Barton notes that officers and enlisted men in the Union forces were subject to courts-martial for using profanity, and that’s certainly true. Yet to judge by their own accounts, soldiers in that war—like soldiers in other times and places—swore profusely. “There is so much swearing in this place it would set anyone against that if from no other motive but disgust at hearing it,” wrote one Northern soldier about life in camp. Another noted that “Drinking, Swearing, & Gambling is carried on among Officers and men from the highest to the lowest.”  The same thing was true of the Continental Army, where cursing was officially discouraged but widely practiced.

So if you ask me, here’s the bottom line: While  Abraham Lincoln didn’t curse much, and while profanity wasn’t as ubiquitous in his day as it is in ours, there’s nothing particularly inaccurate about the movie’s language.

None of this really matters in the grand scheme of things, but I think it’s interesting that moviegoers are surprised at the notion that nineteenth-century Americans had an arsenal of vulgarities at their disposal and the moxie to use them. I think it’s because they look so stern and dignified in those old paintings and photos. We’re so used to seeing them in gilt frames and on marble pedestals that encountering them in any other way can be a jolt.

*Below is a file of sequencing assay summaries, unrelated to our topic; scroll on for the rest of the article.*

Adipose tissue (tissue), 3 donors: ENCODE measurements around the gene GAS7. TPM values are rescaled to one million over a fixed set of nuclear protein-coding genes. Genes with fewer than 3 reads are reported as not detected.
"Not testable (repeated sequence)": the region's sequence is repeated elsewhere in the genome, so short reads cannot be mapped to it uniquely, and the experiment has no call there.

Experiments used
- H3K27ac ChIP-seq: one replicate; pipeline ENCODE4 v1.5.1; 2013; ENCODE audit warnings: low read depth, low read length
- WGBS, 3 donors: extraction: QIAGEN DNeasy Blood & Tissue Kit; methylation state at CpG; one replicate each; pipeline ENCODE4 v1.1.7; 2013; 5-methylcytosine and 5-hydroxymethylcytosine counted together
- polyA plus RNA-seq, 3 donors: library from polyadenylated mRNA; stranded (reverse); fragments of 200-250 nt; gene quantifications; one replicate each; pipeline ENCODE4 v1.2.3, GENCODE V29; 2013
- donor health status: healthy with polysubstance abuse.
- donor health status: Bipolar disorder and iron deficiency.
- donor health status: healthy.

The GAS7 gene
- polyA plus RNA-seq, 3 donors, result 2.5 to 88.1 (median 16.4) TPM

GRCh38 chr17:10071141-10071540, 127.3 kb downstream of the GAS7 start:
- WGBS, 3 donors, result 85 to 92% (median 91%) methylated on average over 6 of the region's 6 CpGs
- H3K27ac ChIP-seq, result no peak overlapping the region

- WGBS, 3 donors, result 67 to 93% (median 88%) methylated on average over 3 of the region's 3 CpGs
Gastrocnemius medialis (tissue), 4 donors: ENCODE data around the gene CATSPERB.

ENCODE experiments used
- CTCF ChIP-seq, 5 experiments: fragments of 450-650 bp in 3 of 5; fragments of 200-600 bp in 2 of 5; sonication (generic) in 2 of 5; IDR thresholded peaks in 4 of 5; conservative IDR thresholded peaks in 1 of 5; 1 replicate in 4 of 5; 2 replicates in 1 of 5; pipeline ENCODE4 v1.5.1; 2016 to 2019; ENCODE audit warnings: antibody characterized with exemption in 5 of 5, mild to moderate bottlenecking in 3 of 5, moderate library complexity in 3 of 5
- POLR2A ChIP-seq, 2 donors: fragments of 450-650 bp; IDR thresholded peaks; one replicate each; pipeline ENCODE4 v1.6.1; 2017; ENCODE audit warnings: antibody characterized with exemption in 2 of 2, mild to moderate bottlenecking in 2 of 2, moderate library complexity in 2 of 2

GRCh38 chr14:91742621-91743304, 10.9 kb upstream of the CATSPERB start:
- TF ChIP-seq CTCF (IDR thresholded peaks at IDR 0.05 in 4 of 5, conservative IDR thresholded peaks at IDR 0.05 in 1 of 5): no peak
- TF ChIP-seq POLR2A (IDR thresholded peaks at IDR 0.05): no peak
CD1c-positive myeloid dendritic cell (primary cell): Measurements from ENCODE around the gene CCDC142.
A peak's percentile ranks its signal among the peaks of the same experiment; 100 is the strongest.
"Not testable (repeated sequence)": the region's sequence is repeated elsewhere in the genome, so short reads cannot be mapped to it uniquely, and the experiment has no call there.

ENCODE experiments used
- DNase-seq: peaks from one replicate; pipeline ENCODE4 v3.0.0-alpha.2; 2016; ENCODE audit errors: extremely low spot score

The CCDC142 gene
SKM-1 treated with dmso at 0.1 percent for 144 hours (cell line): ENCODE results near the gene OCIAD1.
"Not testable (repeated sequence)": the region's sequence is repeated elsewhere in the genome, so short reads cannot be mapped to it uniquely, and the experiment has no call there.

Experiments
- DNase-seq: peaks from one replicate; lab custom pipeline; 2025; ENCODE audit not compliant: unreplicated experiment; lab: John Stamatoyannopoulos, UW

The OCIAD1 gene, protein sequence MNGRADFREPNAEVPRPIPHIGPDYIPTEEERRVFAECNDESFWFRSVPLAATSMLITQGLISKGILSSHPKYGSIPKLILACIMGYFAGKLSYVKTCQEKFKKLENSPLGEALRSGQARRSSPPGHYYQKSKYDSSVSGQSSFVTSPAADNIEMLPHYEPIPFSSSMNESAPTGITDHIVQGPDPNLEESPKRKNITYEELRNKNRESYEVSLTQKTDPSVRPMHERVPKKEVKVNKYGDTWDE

6 Comments

Filed under Abraham Lincoln, History and Memory

6 responses to “Lincoln gets his mouth washed out

  1. Pingback: Canister! « Dead Confederates, A Civil War Era Blog

  2. The movie could have been just as good without the profanity. But as I’ve said, what I like most about the film is that it portrayed Lincoln in some very human moments, like slapping his son and arguing with his wife. Of course, this doesn’t mean I enjoy seeing domestic strife but Abraham Lincoln deserves to be a regular guy, too.

    Knowing that Lincoln couldn’t resist telling bawdy, colorful jokes, I would not be surprised at all to know he used words like shit and fuck. But I understand it’s hard to see historic figures we’ve put on pedestals engaging in lewd behavior.